Wednesday, January 26, 2011
Tuesday, January 25, 2011
Tuesday, January 18, 2011
Thursday, January 6, 2011
Wednesday, January 5, 2011
In Natya Shastra we see great emphasis laid on the rules of the costumes and make-up (nepathya). The performers and dancers use costume and makeup along with gestures to complete their representation of the characters they portray. Though Indian dance and dance drama productions laid greater importance on expressional and gestural acting by the performers to convey the situations within the productions. For example ‘ Lord Ram hunting for the golden deer’ in the epic Ramayan was indicated by the dancer or actor portraying lord Ram using hand gestures and body stances to convey the hunting . Though the limitation of realism was realized by the ancient Indian theater, use of Model work was not completely rules out. Today we will take look at the first kind of costume and makeup as indicated by Bharat Muni ‘Model Work’ (pusta).
Model Work (pusta) is further divided into three types -
1. The Joined Object (sandhima): These consist of cutouts made up of mat, cloth, skin and the like. We see the use of the joined object even in today’s modern production. In fact we see extensive use of sets in larger than life productions of Indian classical dance in modern era. As seen in the clip below, the use of Sandhima in the production of ‘Maya Ravana’ by Kalarpana.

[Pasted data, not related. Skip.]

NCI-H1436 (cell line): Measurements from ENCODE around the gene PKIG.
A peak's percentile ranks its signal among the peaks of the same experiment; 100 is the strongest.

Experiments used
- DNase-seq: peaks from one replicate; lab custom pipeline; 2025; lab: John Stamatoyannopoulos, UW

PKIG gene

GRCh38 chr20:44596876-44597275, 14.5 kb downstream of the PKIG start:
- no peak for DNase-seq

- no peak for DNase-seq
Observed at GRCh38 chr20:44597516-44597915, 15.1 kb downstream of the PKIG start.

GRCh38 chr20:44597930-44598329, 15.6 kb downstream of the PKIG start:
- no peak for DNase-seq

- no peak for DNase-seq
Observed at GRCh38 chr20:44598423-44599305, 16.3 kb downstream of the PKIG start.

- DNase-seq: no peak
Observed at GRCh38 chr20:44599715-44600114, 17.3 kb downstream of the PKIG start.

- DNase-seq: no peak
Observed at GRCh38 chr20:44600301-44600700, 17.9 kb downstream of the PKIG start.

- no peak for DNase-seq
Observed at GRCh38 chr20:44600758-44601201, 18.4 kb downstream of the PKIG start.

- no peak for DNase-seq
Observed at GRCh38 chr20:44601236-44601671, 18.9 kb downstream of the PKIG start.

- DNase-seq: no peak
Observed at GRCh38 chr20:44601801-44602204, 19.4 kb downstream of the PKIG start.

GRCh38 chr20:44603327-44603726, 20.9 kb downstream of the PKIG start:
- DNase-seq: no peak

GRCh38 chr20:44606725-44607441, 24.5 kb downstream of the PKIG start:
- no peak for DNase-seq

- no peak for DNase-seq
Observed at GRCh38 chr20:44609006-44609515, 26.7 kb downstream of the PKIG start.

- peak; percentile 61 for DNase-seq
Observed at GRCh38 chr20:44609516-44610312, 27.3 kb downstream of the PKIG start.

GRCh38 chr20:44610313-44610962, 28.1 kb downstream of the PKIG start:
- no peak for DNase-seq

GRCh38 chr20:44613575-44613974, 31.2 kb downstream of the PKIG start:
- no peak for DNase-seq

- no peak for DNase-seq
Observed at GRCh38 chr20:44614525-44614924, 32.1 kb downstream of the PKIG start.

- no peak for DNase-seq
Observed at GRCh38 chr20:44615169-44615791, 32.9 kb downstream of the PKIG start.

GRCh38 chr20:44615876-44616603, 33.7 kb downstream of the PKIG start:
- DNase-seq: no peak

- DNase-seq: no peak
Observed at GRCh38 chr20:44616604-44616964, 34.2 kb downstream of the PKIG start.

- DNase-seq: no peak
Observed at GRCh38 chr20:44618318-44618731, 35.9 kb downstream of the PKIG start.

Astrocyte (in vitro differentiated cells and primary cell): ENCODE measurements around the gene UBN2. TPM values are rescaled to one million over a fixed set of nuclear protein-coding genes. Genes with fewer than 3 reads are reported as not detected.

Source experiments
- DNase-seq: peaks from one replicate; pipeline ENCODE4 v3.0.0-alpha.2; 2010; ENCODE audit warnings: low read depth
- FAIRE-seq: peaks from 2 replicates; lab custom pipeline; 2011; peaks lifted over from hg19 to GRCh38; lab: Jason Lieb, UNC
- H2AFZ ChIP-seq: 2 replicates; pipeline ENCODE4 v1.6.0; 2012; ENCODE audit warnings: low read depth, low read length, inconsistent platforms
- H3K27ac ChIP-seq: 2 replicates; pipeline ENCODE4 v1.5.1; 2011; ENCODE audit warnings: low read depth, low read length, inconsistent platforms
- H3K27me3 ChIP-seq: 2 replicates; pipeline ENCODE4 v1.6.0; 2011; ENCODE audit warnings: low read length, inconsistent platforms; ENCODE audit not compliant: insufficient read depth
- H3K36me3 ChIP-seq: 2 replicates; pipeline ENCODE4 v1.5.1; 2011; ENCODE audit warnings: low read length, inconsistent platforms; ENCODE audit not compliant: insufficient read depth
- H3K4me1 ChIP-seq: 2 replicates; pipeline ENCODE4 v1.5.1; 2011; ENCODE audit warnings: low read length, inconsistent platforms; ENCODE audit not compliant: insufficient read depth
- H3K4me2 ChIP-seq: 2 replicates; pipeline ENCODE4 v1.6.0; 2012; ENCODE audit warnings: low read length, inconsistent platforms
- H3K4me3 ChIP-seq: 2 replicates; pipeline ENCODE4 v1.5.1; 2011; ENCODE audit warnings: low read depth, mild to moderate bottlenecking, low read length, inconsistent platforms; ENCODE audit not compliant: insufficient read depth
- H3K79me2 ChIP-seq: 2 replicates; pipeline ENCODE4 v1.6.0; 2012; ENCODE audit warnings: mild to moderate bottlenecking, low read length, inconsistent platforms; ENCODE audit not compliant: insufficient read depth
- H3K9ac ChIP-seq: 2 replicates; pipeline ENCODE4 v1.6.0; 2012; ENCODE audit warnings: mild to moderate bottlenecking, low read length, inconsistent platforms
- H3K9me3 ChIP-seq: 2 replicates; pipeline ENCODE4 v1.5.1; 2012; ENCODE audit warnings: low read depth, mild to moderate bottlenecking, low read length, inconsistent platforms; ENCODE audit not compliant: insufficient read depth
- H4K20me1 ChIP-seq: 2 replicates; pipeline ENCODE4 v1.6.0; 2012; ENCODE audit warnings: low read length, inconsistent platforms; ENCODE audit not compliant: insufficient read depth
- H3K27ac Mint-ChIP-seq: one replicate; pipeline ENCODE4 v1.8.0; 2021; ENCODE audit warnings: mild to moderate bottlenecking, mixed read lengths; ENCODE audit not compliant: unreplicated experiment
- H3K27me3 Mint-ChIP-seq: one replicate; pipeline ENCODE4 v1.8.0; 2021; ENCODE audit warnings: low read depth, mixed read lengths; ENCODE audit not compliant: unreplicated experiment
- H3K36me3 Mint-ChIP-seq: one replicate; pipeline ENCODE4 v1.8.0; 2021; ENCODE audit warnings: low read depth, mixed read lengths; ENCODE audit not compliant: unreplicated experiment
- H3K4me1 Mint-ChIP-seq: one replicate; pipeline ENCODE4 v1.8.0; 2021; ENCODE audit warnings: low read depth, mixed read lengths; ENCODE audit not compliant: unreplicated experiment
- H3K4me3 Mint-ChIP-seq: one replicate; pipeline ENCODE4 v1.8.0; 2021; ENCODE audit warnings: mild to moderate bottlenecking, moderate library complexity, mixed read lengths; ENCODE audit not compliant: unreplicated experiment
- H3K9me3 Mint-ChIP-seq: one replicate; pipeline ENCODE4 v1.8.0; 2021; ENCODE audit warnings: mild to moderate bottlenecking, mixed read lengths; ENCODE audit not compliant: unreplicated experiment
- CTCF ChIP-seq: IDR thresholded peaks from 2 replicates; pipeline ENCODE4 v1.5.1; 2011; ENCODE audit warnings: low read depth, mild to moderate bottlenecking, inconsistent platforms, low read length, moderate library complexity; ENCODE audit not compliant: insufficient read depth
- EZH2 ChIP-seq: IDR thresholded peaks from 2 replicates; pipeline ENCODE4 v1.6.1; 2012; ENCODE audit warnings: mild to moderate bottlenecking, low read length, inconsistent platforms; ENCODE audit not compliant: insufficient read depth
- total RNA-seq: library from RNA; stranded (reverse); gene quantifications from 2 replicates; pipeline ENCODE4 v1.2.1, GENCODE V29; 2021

2. The Indicating Object (Vyuima): These consist of model work which is made by means of mechanical device. In today’s modern time, the use of projection screens as a backdrop can be classified under the indicating object. Often the screens are used to project colors and pictures for dramatic effect during a dance production. I saw beautiful use of this being made in the dance production ‘Dawn of Indian’ by Kathak guru Smt Uma Dogra.
3. The Moving Object (cestima): These consist of the model work which can be made to move. It can consist of wrappings on a framework.
We thus see how developed the Ancient dance and drama theater productions were. We even find this rules still widely used in today’s productions. In fact we see this rule of ‘Model Work’ universally applied in many dance productions around the world in some form or other. Stay tuned for the next chapter in this series based on Decorations.